• 4 February 2009
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Can Asian companies really score?

Can Asian companies really score?

-Mark Ravera is principal at US-based Strategic Pharma Consulting Group, which provides advisory services to both emerging market and western biopharmaceutical companies. This work makes him a frequent visitor to Asia.

The big global pharmaceutical companies have spent large amounts of time and money fighting challenges from generic competitors. They have met challenges, both legal and regulatory, with very vigorous defenses.
So, it is very surprising to note that several of the leading global players, including AstraZeneca, Merck and Eli Lilly, are looking to move into the biosimilars space. Novartis, already a strong generics player through its Sandoz division, is also expected to join the game. It appears that these companies view the biosimilars market as being very different from the small molecule generics market. And they may be correct.
The big pharma companies are saying that they can leverage both their clinical development and manufacturing expertise to make their biosimilar efforts successful. But there is another expertise that they can use in this area, and this expertise may be the largest threat to Asian companies that have been investing in the biosimilars area—marketing.
Asian pharmaceutical companies can claim that their biological manufacturing expertise is equivalent to that of the large US and European pharmaceutical companies, and this claim is, in many cases, valid.  Asian companies can also claim clinical development expertise, although to a much lesser extent in the more regulated markets. But it is very difficult for any Asian pharmaceutical company to claim an ability to brand and promote drugs in the US and Europe that is in any way equivalent to the branding and promotional abilities of the largest pharmaceutical companies.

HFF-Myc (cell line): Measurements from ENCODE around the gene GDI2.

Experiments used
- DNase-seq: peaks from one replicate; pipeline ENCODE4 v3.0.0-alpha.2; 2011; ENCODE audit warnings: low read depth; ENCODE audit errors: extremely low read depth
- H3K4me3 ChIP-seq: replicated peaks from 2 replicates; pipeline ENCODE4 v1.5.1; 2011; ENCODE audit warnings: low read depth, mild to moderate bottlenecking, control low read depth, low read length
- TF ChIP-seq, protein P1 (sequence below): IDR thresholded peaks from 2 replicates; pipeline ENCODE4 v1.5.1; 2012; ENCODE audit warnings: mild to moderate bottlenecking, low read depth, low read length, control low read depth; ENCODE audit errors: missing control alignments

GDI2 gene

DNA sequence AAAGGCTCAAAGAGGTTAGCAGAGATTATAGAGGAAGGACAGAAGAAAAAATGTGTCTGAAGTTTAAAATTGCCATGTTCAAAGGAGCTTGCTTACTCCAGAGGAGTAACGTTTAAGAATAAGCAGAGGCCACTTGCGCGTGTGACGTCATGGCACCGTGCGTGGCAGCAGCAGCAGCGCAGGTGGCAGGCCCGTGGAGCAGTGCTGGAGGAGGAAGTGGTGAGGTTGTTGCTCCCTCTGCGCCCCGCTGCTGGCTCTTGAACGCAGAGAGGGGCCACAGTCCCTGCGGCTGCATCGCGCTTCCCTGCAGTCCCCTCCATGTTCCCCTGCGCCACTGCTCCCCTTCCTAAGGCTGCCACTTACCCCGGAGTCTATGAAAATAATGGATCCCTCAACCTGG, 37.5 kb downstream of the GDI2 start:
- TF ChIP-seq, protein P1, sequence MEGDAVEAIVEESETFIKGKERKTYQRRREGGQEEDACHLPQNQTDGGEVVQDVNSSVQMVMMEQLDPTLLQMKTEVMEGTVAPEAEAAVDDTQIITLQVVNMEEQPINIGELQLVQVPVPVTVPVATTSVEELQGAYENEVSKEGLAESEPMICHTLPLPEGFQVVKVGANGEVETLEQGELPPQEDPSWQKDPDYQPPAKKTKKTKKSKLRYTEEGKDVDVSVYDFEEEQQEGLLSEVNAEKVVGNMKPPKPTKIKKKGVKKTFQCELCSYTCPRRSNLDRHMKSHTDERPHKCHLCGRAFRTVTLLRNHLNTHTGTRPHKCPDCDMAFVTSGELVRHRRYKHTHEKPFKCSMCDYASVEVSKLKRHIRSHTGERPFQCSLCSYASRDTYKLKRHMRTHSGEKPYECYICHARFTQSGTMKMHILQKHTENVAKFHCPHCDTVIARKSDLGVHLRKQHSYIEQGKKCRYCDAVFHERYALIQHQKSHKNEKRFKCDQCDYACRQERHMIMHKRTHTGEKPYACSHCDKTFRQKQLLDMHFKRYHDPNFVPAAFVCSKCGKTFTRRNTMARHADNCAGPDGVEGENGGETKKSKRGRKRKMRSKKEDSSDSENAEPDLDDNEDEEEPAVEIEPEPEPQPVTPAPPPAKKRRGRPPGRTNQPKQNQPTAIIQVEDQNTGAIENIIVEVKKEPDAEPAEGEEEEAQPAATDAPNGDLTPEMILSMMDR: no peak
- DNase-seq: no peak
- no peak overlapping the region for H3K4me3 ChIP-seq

And this is a key component of the biosimilars market that has been overlooked—the importance of marketing. This will not be a “classic generic drug” market. There will be many questions and concerns regarding the safety and efficacy of biosimilars as compared to the original drugs, questions and concerns that will be emphasized by originator companies such as Amgen and Genentech. These issues will be raised with patients, prescribers, regulators and third-party payers.
Given recent concerns surrounding drug safety and quality, and given that many of these biologicals are used by patients with very serious and/or complex diseases, it is reasonable to expect that those biosimilars with the Novartis or AstraZeneca names on the label will engender much more confidence as compared to biosimilars with the names of Asian companies that most people in the US and Europe have never heard of. This is not to question the quality of biosimilars coming from Asian companies—let us assume that, by all standards and metrics, the Asian biosimilars will be equivalent to those from the US and European companies. But the marketing power and brand equity of companies such as Merck and Eli Lilly will give them a clear advantage over Asian brands.
It is important to remember that the biosimilar market is expected to be relatively high-priced. As a result, the western pharmaceutical companies will have gross margins on their products that could allow reasonable marketing and promotional efforts to address any concerns about their products.
Of course, these are still early days, and we really don’t know how the biosimilar market will evolve. As of now, it looks like it may be a hybrid between the branded and generics markets. If this is the case, then both the large western companies and the Asian companies that want to compete in this space will have a lot to learn, and perhaps a lot to teach.

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